Engine Rebuild for a 1993 Land Cruiser

So last year I purchased a 1993 Land Cruiser FZJ80 in Bend.  The vehicle was in really good shape, but as a dedicated family overlanding rig, I was concerned for reliability for a 25 year old vehicle with over 260,000 miles.

Last January I decided to pull the motor out and do a complete rebuild.

I pulled the engine out in my shop at home with countless tools, about 300 ziploc bags, and the help of dear friends.

43758959085_4b43dea472_c
Not even kidding. All screws and parts were organized in ziplocs.

After the first night, I had the front clip and hood off with some engine components.

43758959795_fe049117ee_c

For organization, I used the aforementioned baggies and also a ton of blue masking tape with letters written on them.  The other end of the hose/item would have the corresponding letter so I knew where everything connected later.

42858205770_66f279d979_c2

We were finally able to pull the engine out about a week later.  The Toyota FSM calls to remove the engine and transmission as one unit, however we were able to separate them fortunately.  It would have been crazy heavy.

42858376570_1859e299f4_c
Engine is free and clear.

I called a few engine shops around the area, and one stood out for price and availability. Pacific Japanese Engines in Gresham wanted the business, and the price was intriguing – as was the warranty.  So I dropped the engine in the bed of my little commuter beater Ranger and left it in the hands of Pacific Japanese Engines on January 8th.

44618999182_80bbcd265d_c

On the 17th, I stopped by the shop to check out the progress.  The head had just arrived from the machine shop. The cylinders were bored out .020 over and the new pistons had been seated.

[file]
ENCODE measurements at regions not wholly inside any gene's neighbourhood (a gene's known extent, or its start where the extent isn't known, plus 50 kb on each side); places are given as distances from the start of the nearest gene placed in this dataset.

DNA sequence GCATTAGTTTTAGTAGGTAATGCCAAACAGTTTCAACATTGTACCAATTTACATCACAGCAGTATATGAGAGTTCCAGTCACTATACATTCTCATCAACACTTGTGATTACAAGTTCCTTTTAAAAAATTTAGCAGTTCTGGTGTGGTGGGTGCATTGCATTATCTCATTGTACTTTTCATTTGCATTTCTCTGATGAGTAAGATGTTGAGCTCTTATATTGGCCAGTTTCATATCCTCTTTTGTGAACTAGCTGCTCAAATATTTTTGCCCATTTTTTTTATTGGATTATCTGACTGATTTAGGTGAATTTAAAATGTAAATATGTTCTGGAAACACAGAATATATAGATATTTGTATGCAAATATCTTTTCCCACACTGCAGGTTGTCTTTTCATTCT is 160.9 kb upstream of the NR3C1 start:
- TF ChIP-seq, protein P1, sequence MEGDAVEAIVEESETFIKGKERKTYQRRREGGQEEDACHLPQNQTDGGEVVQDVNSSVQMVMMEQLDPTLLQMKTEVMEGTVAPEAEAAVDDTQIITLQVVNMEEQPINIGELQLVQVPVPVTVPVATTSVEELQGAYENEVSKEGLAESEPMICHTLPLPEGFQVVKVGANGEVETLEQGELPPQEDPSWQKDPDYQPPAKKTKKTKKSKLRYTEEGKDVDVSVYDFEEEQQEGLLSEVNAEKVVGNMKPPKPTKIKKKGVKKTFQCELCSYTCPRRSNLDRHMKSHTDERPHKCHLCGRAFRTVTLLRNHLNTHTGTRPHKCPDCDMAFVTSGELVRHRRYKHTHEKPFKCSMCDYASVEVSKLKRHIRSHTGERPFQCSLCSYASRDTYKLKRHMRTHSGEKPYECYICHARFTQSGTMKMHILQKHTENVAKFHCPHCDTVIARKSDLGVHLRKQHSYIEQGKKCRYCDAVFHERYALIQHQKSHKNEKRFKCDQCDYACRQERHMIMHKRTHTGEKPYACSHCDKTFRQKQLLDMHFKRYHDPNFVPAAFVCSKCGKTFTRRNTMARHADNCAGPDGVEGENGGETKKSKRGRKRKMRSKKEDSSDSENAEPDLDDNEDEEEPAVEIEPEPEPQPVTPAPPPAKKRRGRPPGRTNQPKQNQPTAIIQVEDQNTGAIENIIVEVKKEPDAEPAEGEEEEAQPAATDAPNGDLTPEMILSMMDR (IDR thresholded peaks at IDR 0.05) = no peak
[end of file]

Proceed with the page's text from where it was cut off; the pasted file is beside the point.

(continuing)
29730494517_3a72dc3f25_c

That night I went home and pressure washed the engine bay, and applied liberal amounts of degreaser to clean it all up.

43949843964_65f2c62535_c

Initially my plan was to just pick up the rebuilt engine and reinstall it myself.  However, the amount of help I needed from friends was pretty intimidating.  Plus, the warranty offered by Pacific Japanese Engines would have been pretty much voided if I installed it myself.

So I had the rig towed to their shop for them to install.  I also bought all new engine components and dropped them off:

  • New fan cowl (I broke the old one removing it)
  • Starter
  • Alternator
  • Oil pump
  • Water pump
  • Plugs/wires/belts/filters/hoses/clamps
  • Fuel filter
  • All new vacuum hoses

I was able to check on the progress of the build.  The engine was all assembled, and ready for install.

29730575507_049c9becc4_c

On the 25th, I stopped by on my way home from work to check on the install.

The engine was installed in the cruiser, and they were about to start reassembling the front clip.

43759369645_a722057135_c

On January 29th, the cruiser finally came home.

43949981484_eb4323b4fc_c

Leave a Reply

Fill in your details below or click an icon to log in:

WordPress.com Logo

You are commenting using your WordPress.com account. Log Out /  Change )

Google+ photo

You are commenting using your Google+ account. Log Out /  Change )

Twitter picture

You are commenting using your Twitter account. Log Out /  Change )

Facebook photo

You are commenting using your Facebook account. Log Out /  Change )

Connecting to %s